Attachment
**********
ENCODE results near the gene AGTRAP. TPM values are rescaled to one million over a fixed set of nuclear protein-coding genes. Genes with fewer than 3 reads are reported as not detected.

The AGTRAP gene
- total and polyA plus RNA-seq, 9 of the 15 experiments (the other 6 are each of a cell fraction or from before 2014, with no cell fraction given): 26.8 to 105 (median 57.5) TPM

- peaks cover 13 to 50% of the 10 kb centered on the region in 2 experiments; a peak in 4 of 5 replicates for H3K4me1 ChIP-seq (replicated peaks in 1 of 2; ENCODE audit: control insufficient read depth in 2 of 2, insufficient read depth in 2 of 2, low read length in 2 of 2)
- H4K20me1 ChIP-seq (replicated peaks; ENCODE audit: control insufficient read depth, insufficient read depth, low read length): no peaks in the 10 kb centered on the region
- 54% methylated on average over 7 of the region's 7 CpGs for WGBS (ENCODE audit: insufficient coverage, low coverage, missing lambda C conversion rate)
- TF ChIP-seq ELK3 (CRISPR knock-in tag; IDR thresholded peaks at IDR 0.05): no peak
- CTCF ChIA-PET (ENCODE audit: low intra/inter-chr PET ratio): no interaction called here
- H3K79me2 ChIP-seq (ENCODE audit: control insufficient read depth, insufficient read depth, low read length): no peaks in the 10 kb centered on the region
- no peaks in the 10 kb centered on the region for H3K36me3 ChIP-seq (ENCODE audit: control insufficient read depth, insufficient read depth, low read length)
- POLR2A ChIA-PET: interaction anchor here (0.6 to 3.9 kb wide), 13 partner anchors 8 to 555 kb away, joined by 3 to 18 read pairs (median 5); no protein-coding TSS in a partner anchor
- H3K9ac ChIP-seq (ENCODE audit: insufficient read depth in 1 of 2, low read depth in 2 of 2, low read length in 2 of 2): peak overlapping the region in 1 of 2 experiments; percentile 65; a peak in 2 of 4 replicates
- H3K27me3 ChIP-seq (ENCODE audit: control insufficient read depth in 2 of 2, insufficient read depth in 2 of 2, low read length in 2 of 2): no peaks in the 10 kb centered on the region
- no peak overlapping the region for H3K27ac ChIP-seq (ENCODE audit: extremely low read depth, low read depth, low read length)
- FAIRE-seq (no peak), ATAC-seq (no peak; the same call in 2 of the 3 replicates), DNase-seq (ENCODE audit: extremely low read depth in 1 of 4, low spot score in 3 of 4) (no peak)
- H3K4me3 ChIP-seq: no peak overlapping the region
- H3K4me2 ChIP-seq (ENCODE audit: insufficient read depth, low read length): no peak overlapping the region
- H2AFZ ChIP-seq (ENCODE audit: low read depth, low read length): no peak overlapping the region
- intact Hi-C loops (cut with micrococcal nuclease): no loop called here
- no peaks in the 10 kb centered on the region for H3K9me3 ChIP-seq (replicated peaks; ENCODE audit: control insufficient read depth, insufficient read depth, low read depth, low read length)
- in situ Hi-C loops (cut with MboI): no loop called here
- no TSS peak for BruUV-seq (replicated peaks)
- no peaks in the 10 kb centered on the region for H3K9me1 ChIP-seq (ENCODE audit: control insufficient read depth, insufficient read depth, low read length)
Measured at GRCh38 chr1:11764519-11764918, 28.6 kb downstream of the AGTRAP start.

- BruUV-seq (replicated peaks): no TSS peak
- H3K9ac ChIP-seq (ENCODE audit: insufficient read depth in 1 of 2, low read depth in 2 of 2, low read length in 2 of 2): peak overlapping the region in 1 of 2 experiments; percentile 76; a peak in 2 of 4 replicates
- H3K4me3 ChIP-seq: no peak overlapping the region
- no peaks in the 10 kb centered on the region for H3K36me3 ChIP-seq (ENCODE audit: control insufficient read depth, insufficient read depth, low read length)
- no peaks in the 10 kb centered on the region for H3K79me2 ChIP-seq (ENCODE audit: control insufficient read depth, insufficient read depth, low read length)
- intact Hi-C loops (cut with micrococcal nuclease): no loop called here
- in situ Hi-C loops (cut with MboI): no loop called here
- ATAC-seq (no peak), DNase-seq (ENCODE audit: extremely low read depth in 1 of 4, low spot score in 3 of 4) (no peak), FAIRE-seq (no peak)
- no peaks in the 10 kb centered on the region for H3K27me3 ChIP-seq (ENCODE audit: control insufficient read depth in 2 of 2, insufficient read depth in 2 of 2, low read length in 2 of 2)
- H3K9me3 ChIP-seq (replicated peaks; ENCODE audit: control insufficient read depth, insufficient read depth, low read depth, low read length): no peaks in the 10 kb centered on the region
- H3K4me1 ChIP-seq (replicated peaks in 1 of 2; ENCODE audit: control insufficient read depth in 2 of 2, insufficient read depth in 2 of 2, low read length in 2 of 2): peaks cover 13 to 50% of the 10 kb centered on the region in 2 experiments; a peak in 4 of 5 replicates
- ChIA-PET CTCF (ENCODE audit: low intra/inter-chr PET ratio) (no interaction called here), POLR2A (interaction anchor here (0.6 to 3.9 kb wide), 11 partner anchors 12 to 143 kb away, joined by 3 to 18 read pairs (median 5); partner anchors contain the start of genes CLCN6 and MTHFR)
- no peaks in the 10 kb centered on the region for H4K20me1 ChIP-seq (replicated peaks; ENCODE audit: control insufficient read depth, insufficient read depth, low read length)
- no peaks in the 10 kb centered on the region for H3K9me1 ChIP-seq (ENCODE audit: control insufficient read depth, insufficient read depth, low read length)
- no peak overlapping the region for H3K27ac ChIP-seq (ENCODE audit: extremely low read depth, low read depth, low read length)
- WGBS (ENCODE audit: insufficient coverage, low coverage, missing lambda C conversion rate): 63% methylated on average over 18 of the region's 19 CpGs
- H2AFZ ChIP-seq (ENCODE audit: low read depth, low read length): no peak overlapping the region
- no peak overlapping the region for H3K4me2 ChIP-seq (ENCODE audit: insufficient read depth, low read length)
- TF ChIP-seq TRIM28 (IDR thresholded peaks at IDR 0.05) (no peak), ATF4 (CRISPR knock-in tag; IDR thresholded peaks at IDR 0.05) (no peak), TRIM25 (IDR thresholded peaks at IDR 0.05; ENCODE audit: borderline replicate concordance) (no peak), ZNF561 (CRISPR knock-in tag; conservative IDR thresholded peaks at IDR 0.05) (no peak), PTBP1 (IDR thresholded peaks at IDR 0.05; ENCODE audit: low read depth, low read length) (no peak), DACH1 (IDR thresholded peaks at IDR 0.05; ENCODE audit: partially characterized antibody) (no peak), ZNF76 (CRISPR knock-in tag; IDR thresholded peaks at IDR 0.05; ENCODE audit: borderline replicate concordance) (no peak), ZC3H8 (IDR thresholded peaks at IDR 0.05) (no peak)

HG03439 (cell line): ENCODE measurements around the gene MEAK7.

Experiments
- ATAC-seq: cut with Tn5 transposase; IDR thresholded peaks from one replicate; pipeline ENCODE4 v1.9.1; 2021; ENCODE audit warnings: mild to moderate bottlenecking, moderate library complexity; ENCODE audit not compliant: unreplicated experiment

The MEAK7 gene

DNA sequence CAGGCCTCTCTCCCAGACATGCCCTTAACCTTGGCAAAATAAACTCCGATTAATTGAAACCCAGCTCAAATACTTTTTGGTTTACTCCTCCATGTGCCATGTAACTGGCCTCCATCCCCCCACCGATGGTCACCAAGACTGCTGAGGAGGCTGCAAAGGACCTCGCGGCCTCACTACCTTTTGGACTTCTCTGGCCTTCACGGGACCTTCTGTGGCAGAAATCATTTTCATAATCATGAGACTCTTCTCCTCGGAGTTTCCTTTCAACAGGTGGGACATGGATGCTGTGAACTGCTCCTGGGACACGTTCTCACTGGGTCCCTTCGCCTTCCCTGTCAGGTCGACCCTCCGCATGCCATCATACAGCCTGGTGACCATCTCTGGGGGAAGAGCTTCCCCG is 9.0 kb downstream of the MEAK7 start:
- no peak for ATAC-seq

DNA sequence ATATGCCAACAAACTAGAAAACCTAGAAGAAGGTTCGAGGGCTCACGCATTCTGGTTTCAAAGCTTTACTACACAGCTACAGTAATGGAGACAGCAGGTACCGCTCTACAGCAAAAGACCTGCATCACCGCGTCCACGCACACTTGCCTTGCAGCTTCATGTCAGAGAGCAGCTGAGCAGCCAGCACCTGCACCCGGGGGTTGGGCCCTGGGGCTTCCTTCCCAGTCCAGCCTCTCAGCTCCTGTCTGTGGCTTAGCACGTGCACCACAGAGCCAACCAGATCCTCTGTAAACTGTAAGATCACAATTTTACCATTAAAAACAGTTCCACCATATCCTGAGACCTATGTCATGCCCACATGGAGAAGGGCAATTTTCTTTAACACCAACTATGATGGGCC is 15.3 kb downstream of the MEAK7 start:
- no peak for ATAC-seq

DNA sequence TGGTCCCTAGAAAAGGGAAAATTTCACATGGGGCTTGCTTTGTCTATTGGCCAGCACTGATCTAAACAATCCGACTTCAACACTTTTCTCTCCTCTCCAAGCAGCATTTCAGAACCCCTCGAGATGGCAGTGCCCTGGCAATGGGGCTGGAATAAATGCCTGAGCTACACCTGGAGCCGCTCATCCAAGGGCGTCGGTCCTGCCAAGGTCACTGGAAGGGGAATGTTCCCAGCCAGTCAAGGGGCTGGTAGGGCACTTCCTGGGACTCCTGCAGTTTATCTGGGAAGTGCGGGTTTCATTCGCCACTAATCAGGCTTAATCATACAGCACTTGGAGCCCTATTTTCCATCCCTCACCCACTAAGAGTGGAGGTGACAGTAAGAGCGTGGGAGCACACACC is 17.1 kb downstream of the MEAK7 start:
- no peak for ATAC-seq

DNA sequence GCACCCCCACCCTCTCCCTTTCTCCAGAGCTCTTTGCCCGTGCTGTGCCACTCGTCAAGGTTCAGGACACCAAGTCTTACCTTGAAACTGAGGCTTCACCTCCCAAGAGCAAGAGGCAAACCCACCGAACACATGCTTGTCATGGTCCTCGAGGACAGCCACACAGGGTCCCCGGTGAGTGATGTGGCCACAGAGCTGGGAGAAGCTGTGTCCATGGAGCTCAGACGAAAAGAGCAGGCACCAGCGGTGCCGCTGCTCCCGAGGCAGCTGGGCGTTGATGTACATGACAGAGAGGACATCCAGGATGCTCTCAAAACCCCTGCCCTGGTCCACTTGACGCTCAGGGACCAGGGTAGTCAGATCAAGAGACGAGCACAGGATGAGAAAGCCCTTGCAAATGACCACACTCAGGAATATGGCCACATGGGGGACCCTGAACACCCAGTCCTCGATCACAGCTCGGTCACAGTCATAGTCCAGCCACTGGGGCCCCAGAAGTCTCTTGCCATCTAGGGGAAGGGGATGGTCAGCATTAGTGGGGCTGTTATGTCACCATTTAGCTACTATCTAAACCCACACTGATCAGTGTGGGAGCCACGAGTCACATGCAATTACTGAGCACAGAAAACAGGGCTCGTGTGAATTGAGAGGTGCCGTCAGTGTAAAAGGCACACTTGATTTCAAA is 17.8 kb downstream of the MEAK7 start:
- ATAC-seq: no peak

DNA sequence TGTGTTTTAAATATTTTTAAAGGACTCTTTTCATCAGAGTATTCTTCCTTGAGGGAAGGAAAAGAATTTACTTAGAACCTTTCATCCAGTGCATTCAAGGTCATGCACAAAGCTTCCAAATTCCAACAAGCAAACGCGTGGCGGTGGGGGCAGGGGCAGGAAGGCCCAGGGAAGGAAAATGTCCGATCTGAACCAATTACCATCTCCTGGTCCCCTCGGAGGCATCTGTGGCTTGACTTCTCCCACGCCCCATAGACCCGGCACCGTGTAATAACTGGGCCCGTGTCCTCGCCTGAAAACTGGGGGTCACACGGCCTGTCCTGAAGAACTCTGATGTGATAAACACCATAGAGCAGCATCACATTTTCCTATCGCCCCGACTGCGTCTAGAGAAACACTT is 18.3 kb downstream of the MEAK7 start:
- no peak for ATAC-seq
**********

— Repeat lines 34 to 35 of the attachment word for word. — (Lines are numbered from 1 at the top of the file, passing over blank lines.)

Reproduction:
- H3K9me3 ChIP-seq (replicated peaks; ENCODE audit: control insufficient read depth, insufficient read depth, low read depth, low read length): no peaks in the 10 kb centered on the region
- H3K4me1 ChIP-seq (replicated peaks in 1 of 2; ENCODE audit: control insufficient read depth in 2 of 2, insufficient read depth in 2 of 2, low read length in 2 of 2): peaks cover 13 to 50% of the 10 kb centered on the region in 2 experiments; a peak in 4 of 5 replicates